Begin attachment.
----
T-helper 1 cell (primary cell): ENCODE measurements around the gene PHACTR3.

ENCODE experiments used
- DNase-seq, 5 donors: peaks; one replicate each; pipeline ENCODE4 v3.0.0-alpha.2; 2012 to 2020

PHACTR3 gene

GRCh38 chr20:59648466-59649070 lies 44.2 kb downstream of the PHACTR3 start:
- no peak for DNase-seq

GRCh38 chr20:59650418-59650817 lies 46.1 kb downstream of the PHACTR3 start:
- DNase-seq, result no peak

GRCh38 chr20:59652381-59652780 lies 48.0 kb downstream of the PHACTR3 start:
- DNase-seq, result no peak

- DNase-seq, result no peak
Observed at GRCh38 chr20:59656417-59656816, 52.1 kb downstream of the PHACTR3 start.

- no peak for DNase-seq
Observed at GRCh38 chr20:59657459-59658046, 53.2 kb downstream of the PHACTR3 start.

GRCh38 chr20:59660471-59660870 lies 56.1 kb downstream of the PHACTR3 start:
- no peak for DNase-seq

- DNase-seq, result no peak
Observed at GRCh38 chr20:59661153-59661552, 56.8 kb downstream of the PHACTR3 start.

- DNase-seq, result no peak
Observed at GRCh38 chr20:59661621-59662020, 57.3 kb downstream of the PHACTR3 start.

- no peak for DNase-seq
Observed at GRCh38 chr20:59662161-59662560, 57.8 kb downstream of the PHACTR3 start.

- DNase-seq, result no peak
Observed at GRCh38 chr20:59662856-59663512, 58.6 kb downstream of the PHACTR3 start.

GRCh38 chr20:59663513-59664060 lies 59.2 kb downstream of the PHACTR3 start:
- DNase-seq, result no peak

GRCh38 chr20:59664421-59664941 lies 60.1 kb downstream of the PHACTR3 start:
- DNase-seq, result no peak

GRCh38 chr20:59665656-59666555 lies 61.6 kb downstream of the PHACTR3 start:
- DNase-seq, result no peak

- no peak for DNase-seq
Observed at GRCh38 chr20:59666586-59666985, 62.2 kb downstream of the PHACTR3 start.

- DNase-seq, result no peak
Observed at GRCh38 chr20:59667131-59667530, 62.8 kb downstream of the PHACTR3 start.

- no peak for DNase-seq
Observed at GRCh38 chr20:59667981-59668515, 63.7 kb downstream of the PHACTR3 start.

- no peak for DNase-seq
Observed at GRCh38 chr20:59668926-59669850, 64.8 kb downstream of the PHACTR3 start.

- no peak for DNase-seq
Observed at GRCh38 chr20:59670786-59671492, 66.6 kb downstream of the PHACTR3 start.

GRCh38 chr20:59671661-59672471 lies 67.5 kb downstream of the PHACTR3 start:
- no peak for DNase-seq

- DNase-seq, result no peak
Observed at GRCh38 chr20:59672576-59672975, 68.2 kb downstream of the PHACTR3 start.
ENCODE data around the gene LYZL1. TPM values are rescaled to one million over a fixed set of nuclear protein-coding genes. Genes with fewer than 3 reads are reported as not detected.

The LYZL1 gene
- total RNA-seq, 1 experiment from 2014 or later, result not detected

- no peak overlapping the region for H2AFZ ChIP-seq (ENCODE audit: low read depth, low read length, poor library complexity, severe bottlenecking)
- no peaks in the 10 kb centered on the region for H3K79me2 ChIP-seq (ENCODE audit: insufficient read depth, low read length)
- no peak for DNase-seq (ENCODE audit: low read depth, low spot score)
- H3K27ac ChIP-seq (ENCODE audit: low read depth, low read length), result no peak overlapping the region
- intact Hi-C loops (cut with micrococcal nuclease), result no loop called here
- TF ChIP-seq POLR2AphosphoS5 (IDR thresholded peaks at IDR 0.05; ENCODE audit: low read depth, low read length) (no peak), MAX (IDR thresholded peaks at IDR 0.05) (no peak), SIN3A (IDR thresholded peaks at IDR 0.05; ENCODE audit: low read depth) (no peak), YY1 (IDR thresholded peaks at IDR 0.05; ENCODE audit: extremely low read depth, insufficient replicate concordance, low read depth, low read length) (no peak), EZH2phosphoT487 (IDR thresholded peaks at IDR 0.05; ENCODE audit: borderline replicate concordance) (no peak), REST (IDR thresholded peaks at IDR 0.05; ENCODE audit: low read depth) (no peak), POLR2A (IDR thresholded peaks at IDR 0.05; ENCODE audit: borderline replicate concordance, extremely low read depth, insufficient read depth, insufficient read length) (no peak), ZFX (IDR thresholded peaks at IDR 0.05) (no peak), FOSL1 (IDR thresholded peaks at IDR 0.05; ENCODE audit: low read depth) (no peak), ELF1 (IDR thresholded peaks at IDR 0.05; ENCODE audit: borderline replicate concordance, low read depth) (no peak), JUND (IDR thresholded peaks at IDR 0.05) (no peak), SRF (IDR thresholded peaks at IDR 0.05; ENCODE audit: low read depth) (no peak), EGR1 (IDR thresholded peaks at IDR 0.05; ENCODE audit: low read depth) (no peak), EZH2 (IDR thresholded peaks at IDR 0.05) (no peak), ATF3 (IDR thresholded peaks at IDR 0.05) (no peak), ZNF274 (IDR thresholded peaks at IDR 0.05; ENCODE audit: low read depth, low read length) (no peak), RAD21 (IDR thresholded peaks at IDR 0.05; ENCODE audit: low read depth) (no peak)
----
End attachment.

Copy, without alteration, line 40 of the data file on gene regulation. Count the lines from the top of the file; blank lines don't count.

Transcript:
Observed at GRCh38 chr20:59670786-59671492, 66.6 kb downstream of the PHACTR3 start.